VOICE OF THE PERSECUTED

Category Archives: Ethiopia

Rising Islamist militancy across Sahel belt threatens African Christianity

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As the world focuses on potential military advances against the so-called Islamic State in Iraq and Syria, it risks overlooking another vast region where militant Islam is a growing threat to the Church – in the continent where the Church is growing fastest: Africa.

Amongst other factors, the chaos in Libya since the fall of Muammar Gaddafi – characterised by easy access to weapons of all sorts combined with the increasing presence of jihadists – has had a spill-over effect into Africa’s vast Sahel region. This spans the African continent from Senegal in the west to western Sudan, Eritrea and Ethiopia in the east. (The ‘Sahel’ describes the ecological and geographic region between the Sahara Desert and the humid and fertile savannah belt north of Africa’s tropical rainforest).

The most dramatic example of this Islamist militancy is in northern Mali, where Islamist militants and foreign fighters made common cause with Tuareg rebels to take over a large portion of the country in 2012. For most of the year, until the French military were forced to intervene, armed Islamist groups ruled the region, banning the practice of other religions and desecrating and looting churches and other places of worship.

In addition to the main group involved then, the jihadist Ansar Dine, other militant groups active in the Sahel region include Al-Qaeda in the Islamic Maghreb (AQIM), Boko Haram and Islamic State (IS).

A new report from Open Doors International, a charity providing support to the global Church under pressure, shows that the rise of Islamist militancy in the region is undermining freedom of religion. According to the report, puritanical and militant versions of Islam (particularly Salafism/Wahhabism) are increasingly taking root – in a manner that reflects recent developments in the rest of the world – as a result of Islamist missionaries and NGOs from the Middle East, funded by (until recently) oil-rich Gulf States like Saudi Arabia and Qatar.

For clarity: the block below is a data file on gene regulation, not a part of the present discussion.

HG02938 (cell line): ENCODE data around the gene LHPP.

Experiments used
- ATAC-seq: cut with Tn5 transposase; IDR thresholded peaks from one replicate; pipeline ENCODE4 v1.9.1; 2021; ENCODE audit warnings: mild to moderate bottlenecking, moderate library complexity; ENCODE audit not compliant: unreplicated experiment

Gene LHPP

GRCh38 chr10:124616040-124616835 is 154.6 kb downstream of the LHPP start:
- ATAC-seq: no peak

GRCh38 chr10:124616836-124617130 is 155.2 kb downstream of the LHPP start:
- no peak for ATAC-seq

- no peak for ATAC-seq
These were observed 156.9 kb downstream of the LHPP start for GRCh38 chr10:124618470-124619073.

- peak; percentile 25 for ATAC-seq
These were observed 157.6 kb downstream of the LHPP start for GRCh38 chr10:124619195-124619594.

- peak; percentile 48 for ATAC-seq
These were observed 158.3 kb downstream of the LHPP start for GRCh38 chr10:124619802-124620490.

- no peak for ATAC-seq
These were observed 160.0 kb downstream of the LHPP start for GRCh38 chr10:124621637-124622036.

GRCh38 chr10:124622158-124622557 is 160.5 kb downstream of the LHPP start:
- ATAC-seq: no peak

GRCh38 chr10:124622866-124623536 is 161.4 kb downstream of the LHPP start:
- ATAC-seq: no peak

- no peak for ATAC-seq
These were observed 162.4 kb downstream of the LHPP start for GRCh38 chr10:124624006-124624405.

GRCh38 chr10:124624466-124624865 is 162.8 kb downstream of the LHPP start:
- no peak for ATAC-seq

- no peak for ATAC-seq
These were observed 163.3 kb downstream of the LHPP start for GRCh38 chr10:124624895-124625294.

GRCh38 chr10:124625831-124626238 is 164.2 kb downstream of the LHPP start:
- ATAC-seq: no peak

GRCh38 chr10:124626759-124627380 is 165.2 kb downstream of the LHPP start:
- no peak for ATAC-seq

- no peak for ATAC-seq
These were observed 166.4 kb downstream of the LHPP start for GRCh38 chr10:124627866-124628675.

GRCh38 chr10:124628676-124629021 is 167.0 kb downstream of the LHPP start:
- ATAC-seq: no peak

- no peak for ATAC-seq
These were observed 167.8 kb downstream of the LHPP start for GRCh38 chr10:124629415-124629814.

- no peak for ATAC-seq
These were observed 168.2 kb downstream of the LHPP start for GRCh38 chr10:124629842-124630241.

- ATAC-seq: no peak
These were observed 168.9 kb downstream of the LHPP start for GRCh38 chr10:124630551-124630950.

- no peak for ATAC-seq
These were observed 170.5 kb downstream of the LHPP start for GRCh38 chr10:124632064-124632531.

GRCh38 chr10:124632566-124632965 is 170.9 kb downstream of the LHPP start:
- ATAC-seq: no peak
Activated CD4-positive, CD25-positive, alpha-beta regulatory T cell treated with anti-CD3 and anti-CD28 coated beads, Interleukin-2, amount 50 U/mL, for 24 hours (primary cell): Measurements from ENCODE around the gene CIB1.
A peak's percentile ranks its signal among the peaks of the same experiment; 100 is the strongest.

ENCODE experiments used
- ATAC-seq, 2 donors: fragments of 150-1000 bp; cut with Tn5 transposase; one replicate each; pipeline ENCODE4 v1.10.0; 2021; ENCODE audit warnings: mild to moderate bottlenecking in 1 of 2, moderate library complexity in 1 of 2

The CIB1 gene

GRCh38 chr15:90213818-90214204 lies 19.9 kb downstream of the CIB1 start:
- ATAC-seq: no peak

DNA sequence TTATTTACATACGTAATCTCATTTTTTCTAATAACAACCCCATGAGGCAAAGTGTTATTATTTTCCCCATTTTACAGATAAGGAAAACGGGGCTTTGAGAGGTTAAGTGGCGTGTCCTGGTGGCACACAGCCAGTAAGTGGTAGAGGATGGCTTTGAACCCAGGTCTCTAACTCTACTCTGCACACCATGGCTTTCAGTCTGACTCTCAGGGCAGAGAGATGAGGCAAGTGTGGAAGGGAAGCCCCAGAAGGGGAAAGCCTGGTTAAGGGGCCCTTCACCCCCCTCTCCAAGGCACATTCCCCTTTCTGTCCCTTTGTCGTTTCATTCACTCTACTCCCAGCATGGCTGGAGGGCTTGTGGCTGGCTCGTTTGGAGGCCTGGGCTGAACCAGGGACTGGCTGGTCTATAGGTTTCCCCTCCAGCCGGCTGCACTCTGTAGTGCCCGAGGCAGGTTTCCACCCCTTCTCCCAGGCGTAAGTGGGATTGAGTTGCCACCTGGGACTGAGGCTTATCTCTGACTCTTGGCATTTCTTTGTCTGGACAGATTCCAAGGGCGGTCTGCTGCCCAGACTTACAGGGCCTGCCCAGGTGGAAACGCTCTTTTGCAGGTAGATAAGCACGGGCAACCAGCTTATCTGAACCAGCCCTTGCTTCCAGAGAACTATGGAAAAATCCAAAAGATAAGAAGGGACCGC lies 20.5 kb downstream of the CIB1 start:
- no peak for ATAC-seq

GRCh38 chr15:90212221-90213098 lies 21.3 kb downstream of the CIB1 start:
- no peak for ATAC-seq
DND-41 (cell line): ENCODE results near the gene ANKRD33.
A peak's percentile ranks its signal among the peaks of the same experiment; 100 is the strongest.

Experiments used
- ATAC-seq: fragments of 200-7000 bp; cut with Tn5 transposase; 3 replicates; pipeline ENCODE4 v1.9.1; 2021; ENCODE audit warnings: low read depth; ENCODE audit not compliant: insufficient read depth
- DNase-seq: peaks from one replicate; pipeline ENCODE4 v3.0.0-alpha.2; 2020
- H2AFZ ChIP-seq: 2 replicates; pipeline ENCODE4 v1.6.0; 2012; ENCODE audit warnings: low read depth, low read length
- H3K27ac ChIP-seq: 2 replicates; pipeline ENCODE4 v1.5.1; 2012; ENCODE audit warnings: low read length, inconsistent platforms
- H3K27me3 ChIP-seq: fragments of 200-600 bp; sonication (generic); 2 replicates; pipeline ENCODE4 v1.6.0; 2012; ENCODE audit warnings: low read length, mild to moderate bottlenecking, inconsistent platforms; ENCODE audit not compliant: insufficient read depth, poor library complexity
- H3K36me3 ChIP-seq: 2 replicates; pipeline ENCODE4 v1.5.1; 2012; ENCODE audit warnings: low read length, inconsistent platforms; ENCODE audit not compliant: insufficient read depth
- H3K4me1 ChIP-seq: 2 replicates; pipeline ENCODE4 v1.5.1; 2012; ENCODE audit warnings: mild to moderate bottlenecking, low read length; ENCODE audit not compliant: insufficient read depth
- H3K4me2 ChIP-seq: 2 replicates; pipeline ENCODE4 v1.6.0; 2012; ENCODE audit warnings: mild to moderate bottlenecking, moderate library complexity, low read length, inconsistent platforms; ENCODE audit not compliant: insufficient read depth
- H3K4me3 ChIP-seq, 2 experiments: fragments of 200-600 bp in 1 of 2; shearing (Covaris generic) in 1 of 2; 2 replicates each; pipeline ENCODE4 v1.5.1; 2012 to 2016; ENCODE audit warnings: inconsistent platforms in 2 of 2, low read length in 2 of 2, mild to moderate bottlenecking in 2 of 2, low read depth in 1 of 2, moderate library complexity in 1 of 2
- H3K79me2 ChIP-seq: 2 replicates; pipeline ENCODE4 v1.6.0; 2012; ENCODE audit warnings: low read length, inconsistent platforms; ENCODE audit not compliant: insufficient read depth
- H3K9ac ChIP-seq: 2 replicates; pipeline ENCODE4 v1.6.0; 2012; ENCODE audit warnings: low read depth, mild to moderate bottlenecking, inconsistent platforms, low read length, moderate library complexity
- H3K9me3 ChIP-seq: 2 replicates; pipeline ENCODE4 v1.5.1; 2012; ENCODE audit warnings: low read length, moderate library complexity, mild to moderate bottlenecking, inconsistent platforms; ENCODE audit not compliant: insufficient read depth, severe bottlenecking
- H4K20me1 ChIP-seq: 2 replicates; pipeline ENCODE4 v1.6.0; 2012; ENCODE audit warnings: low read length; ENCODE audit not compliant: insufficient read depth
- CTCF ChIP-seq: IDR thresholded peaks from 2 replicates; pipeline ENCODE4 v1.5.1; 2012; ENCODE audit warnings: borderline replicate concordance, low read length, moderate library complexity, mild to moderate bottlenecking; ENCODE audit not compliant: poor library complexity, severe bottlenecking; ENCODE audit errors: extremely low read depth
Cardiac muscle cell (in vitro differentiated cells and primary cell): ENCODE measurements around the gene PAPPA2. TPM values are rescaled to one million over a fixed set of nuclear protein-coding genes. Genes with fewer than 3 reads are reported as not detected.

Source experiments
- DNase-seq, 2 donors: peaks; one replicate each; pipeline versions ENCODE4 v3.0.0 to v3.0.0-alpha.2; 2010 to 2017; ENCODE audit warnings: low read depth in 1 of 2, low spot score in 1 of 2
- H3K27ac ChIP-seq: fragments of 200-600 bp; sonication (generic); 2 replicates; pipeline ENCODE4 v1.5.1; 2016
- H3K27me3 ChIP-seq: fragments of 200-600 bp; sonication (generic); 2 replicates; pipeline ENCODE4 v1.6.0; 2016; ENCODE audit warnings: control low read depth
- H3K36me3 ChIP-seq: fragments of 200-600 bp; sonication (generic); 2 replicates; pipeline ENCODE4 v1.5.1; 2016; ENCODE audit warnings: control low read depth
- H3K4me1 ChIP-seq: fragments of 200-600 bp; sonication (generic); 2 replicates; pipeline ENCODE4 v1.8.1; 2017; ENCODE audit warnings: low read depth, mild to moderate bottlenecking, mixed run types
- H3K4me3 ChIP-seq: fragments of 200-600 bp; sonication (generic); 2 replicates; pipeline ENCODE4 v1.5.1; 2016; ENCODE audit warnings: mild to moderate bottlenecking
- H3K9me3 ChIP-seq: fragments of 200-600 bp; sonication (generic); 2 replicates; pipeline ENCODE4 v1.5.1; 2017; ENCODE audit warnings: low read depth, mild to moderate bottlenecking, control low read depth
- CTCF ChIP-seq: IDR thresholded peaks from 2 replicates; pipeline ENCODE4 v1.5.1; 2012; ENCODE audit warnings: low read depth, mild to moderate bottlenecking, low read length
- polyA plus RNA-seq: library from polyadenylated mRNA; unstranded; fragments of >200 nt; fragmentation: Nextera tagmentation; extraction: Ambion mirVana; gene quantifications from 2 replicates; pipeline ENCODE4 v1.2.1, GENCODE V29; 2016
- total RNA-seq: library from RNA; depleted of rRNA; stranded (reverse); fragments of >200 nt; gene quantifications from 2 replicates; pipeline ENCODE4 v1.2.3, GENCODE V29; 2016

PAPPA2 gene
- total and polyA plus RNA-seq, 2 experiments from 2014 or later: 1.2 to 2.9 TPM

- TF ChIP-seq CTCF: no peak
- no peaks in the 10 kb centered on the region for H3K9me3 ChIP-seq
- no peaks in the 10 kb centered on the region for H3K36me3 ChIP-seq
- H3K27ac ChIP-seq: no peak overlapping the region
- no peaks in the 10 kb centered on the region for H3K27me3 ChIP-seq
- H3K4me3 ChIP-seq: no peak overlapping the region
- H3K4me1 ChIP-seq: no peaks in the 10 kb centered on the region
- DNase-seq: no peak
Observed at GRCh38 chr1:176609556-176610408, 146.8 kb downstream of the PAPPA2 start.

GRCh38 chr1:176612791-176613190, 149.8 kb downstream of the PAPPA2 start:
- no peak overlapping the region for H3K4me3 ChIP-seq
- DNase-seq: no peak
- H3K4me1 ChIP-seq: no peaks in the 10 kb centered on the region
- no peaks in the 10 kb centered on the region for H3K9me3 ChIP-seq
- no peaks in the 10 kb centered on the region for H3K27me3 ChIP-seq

Fertile ground

The Sahel, which encompasses parts of Senegal, Mauritania, Mali, Burkina Faso, Algeria, Niger, Nigeria, Chad, Sudan, South Sudan, Eritrea and Ethiopia, has been predominantly Muslim for centuries. Due to a mix of environmental, demographic, economic and political factors, all the states that exist in this region are very fragile.

Troops from Mali and Niger, supported by their French counterparts, conduct regular joint operations to hunt for militants in the western part of the region.

The report indicates that the Islamist groups in the region are very hostile to Christianity and show this through violent acts. Northern Mali has witnessed violent attacks against Christians and churches – notably in 2012, during jihadist occupation. There have also been a series of abductions by jihadist groups, which kidnap Christian workers not only to finance operations through demanding ransoms, but also to deter Christians from working in the region. The Swiss missionary, Beatrice Stockly, kidnapped in Timbuktu in January, is still being held hostage by AQIM.

In neighbouring Niger, Islamists burned down more than 70 churches, as well as Christian homes, schools and orphanages, in a series of arson attacks in January 2015.